Teaching our children to look after their hair is important as it enables their independence and aids to their self-esteem. Making sure they feel good is our priority and you should aim to help them any way you can with that.
Damaged hair can look and feel unhealthy, healthier hair begins with learning how to wash it without damaging it.
“One of the most common misconceptions about hair is that it is alive, when in fact hair is nonliving and does not heal itself once it is injured.” – Zoe D. Draelos, MD, FAAD.
So, a few little tips to guide them along their way to keep those shiny locks looking still angelic in their teens and caring for healthy hair.
The process to wash their hair
- Wet hair and scalp with warm water. Make sure to get the temperature just right, if it’s too hot they will hate the experience and equally so if it’s too cold.
- Pour a quarter-size drop of shampoo into their little hands. Show them that the smallest amount goes a long way…
- It’s all in the scrub! Make sure they mainly rub it around their scalp, massaging gently.
- Rinse, rinse and rinse some more… wash the hair until all the bubbles are completely gone from the top of the head!
- Decide if the conditioner is necessary; for those long-haired little ones, curly or dry hair, conditioner is advised. Conditioner adds shine, softens hair and smooths the cuticle.
- Depending on the length of the hair, get your cuties to drain it and wrap a towel around their heads. Leaving the towel on the head also allows the hair to absorb the water and stay glossy.
- If you’re going to brush the hair when it’s wet, use a wide-tooth comb. Best bet is to leave their hair to dry naturally, plaiting their hair before they go to bed will ensure they have glorious waves in the morning.
Tailor your shampoo regimen to your child's needs. Think about the child's hair type (straight, curly, oily, dry), activity level, and age to determine how often to shampoo his or her hair. Needs will vary from child to child. You may have to adjust shampooing frequency based on changes in the weather as well.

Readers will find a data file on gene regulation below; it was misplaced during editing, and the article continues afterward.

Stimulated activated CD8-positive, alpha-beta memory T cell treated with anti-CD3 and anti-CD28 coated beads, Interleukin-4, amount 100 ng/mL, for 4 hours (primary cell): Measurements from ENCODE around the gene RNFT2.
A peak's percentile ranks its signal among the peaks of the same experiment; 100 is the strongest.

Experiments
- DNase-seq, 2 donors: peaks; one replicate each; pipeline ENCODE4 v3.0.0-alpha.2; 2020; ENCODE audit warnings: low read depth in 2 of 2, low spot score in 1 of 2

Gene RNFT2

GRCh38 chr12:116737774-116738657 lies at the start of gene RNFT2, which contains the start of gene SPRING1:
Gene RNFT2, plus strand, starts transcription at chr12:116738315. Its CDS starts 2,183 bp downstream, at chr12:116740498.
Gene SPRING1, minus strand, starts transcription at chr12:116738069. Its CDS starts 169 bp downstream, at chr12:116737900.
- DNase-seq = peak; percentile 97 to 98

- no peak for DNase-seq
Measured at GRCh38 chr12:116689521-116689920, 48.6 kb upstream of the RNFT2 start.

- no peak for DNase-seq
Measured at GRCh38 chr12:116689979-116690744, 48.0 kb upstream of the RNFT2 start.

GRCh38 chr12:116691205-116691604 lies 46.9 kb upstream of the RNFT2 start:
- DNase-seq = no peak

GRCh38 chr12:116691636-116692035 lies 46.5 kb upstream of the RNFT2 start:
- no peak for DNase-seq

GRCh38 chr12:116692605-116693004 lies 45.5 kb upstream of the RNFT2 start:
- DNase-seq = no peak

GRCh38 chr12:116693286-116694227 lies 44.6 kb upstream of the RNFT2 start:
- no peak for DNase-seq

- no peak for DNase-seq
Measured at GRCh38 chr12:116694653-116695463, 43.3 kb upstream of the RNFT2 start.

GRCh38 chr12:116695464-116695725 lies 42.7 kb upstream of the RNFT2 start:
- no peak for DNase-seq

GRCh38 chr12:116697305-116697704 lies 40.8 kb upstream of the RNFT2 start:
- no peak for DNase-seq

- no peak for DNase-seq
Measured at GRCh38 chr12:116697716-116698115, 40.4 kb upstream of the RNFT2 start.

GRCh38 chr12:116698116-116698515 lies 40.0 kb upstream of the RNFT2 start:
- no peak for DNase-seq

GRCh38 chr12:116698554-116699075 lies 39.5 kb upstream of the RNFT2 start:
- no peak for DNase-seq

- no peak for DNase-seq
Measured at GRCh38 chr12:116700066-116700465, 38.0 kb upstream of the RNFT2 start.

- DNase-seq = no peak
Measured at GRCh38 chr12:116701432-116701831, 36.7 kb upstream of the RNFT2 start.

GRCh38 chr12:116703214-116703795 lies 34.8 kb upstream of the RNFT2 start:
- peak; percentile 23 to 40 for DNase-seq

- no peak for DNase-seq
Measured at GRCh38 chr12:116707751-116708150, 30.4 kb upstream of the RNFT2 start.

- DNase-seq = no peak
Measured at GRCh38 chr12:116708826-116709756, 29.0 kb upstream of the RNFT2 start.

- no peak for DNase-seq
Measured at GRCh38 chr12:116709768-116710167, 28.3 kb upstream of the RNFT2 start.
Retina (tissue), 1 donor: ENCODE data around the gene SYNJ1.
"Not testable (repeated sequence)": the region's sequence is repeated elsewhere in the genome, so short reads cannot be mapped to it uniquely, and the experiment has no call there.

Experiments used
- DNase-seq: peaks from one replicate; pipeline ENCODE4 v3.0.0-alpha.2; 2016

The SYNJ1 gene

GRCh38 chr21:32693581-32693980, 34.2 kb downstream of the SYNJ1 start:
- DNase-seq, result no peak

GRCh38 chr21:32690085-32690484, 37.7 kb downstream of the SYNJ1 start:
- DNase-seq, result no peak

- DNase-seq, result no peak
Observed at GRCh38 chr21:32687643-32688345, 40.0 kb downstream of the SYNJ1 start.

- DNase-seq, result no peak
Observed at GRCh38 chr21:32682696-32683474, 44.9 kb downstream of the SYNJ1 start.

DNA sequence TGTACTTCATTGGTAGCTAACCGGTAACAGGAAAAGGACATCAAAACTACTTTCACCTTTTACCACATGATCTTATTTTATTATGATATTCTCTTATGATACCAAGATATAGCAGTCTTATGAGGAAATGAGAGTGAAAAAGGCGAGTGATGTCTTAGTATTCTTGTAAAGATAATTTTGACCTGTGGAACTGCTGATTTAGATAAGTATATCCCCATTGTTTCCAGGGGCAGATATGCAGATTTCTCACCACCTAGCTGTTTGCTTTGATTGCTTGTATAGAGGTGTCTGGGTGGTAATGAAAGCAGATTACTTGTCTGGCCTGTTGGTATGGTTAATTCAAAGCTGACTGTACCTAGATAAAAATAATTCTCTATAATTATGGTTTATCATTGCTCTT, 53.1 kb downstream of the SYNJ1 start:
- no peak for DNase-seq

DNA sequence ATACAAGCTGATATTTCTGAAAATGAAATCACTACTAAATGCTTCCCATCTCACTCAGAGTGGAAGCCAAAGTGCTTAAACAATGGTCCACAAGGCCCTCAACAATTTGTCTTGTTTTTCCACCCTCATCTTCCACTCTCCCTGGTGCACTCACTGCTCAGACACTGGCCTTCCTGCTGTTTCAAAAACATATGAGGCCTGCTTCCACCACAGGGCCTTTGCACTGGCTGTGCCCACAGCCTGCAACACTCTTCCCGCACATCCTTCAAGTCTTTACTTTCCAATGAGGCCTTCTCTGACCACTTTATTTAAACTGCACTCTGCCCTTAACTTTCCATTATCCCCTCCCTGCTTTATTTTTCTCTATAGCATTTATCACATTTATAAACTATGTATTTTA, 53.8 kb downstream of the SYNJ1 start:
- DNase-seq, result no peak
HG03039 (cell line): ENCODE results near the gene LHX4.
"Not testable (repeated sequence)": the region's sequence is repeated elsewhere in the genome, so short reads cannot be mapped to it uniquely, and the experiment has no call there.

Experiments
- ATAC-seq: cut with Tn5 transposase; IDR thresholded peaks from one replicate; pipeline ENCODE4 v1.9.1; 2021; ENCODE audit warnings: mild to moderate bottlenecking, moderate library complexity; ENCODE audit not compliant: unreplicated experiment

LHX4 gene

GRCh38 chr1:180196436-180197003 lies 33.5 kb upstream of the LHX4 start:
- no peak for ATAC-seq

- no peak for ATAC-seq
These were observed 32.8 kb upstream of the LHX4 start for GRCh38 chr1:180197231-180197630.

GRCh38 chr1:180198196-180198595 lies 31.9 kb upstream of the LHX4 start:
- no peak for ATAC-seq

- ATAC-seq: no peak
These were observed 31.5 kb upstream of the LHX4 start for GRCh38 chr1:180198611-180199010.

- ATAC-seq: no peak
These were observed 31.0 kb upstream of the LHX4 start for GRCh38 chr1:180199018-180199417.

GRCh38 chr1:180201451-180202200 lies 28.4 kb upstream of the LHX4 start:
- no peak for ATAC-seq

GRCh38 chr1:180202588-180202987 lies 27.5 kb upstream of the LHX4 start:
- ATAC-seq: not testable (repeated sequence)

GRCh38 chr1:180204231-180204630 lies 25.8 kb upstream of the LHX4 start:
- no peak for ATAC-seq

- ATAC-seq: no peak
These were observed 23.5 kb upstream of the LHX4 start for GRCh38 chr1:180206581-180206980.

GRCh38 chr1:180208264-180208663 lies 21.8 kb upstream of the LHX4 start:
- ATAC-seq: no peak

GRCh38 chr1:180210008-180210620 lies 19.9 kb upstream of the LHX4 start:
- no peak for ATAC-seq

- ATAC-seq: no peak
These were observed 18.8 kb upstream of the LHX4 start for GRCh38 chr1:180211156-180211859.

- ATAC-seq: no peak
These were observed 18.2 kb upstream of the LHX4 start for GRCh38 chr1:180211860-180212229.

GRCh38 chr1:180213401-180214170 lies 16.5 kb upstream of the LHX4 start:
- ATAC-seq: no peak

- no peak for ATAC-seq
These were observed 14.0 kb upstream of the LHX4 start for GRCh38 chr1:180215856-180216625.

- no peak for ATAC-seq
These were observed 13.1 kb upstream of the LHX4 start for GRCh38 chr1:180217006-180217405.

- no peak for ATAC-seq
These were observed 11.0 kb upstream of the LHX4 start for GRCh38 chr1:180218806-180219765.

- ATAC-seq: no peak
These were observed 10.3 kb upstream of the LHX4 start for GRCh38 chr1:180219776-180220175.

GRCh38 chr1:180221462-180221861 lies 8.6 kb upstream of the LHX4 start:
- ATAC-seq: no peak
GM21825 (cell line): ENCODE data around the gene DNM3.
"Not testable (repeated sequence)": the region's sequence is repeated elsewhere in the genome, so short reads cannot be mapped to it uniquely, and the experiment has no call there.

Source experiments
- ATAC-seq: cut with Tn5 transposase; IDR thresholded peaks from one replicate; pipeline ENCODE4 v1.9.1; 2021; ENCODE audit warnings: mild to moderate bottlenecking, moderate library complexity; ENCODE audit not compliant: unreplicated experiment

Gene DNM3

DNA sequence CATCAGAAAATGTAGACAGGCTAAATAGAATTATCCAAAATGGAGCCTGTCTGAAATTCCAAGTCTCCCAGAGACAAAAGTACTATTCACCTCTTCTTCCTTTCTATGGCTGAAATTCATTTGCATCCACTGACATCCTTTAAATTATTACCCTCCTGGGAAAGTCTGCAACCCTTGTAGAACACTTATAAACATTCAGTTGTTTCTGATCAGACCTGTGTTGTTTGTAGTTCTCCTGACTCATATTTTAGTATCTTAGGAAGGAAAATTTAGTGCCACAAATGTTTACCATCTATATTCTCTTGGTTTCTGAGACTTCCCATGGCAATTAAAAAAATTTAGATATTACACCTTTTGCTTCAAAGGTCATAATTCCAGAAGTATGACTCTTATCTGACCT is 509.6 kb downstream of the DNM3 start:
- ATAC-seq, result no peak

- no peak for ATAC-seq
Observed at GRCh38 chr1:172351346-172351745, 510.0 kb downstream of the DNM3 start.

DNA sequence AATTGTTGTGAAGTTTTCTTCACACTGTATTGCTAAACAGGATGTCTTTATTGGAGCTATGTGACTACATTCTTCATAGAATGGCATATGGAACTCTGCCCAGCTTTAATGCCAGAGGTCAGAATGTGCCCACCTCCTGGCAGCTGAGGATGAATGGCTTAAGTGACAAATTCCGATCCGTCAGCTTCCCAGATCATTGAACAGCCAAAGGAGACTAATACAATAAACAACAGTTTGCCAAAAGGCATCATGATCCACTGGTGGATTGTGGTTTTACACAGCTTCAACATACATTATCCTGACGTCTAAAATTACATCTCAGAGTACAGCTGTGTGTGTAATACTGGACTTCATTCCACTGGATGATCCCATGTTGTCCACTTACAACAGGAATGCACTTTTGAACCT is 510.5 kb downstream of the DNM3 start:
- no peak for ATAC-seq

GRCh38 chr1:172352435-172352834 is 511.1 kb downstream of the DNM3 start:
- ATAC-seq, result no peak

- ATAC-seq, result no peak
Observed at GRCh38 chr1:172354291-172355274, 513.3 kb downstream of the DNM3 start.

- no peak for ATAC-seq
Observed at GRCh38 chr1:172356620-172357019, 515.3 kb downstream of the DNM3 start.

- Toddlers should have their hair shampooed about three times a week.
- Oily and straight hair should be shampooed once a day or every other day.
- Straight, non-oily hair can be shampooed once or twice a week.
- African-American hair, curly hair, or dry hair should be shampooed every 7 to 10 days. Hair should be rinsed with water and conditioned after heavy sweating or swimming.
- Chewing gum!! How to remove gum from your child’s hair: creamy peanut butter or any type of vegetable oil can be applied to the hair, completely cover the gum with one of this oil, let the product a few minutes, then remove the gum from the hair with a comb and wash the child’s hair.
- Glue: conditioner can be used to remove glue from hair. Wet the hair and then apply conditioner to the area covered with glue. Let the conditioner soak for 20 minutes and then use a com to remove the glue. If the conditioner doesn’t work, try using baby oil instead.
What should be avoided
- Hairstyles that cause tension: too tight braids, ponytails and barrettes can cause children’s hair to fall out. If the child mentions that he or she is in pain, loosen the braid or ponytail. Hairstyles should never be painful.
- Use heat sparingly. Heat can be used to dry hair more quickly or to straighten kinky and curly hair. Heat puts stress on the hair and can lead to dryness.
- Try to avoid chemicals treatments.
- Fifiandfriends for kid’s hair care products